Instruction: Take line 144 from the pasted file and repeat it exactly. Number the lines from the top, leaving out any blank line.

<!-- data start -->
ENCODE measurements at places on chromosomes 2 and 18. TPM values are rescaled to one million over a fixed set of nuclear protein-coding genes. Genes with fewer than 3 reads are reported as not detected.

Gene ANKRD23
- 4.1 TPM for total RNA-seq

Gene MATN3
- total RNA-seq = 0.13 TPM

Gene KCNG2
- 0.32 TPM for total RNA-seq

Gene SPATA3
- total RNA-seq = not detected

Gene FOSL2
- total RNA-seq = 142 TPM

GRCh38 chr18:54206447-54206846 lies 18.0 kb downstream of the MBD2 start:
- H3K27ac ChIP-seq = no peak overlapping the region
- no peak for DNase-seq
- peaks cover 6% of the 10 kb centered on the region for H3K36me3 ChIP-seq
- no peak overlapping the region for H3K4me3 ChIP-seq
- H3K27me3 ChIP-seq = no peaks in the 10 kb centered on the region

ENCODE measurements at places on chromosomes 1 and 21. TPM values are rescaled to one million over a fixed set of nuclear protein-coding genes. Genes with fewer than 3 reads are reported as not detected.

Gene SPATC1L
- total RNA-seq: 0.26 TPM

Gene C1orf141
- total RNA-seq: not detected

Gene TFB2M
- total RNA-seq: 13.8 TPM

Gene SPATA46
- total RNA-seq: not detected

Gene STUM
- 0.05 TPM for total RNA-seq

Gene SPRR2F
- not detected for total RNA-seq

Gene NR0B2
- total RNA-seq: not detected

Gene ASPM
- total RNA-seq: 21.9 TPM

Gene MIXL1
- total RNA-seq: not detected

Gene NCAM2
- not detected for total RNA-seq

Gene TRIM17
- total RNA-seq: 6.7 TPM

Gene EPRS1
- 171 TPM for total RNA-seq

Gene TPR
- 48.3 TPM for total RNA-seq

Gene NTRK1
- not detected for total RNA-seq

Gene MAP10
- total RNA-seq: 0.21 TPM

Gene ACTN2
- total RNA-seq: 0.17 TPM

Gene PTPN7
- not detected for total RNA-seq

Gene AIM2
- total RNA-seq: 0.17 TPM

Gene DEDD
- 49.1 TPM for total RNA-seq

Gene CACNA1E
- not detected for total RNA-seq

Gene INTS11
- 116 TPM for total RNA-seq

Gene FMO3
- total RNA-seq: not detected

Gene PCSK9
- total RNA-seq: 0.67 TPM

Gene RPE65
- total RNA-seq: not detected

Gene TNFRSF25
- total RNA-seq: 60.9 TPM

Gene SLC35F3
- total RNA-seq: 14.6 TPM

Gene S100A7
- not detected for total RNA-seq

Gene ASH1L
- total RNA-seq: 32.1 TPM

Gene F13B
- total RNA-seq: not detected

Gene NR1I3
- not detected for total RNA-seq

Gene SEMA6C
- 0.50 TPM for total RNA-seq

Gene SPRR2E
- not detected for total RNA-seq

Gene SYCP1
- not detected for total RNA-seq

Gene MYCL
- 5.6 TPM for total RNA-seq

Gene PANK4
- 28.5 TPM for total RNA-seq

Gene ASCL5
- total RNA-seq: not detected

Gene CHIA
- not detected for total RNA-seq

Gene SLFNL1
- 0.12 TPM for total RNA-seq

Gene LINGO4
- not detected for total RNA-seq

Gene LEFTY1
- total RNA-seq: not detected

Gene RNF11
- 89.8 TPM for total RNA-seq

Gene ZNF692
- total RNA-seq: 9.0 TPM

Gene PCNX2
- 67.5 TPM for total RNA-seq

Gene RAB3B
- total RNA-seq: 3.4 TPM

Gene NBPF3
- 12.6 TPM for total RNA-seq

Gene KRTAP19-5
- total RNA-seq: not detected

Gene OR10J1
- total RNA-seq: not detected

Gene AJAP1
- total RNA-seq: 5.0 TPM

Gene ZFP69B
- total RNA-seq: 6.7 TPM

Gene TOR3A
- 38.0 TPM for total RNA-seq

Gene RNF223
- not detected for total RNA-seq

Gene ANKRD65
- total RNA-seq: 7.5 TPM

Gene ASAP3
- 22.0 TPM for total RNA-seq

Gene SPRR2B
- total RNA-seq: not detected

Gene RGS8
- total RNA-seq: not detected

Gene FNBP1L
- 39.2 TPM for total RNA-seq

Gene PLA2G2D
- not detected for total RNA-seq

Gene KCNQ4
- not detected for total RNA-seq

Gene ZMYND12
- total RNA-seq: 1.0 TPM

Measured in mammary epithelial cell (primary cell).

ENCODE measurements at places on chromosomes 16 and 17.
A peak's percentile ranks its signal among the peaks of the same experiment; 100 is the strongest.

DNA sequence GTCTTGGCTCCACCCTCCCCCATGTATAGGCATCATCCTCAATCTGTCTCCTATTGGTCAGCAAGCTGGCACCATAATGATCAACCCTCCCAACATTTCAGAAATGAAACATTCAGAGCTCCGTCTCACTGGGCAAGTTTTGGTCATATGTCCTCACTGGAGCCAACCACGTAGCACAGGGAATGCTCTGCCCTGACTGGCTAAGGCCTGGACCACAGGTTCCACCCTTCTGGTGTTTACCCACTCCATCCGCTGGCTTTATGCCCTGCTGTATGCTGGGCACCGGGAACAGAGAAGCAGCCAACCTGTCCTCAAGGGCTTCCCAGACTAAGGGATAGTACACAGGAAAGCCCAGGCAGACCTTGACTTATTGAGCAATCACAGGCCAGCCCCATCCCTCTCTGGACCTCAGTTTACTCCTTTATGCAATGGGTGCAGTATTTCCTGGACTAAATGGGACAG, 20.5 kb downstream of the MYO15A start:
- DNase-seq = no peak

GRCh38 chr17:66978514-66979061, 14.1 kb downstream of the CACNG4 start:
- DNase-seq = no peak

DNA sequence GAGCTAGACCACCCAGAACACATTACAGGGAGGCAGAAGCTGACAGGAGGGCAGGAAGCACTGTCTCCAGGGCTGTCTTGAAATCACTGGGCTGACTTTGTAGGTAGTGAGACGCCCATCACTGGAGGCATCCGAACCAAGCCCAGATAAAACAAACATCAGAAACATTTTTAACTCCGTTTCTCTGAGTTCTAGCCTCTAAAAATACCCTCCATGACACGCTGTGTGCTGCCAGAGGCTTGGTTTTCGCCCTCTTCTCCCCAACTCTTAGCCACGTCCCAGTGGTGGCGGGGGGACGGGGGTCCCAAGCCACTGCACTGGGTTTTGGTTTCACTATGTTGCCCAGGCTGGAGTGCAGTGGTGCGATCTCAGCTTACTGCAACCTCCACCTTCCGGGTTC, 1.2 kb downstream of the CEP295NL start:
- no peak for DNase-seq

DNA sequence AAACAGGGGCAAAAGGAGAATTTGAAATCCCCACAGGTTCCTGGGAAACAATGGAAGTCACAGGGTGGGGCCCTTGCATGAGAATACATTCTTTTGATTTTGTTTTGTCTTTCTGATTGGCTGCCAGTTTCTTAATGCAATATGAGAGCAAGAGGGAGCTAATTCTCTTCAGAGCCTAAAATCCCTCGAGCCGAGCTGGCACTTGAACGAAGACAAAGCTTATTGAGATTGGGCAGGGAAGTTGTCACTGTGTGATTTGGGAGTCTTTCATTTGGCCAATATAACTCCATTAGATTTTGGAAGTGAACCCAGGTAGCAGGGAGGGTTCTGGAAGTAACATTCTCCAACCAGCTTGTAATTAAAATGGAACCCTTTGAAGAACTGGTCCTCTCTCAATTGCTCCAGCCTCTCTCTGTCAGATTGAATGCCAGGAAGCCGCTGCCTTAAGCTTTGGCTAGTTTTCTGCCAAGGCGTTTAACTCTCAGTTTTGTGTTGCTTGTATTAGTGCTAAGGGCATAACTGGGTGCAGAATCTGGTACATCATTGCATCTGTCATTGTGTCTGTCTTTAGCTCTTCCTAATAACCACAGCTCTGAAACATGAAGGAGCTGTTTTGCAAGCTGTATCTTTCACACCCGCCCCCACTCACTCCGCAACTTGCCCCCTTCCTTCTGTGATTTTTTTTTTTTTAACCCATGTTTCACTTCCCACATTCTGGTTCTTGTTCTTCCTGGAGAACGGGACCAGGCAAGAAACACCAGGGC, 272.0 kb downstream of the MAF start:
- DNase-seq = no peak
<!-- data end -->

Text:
DNA sequence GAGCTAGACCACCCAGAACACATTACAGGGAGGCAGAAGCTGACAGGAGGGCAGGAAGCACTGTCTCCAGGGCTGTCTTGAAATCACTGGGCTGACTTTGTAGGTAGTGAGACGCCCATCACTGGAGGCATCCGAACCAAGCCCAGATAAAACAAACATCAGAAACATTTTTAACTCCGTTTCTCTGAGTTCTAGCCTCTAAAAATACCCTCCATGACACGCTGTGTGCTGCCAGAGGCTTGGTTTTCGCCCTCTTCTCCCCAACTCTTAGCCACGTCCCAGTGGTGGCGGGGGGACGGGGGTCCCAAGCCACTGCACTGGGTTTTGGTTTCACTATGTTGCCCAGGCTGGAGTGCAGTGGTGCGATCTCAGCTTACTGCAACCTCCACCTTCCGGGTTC, 1.2 kb downstream of the CEP295NL start: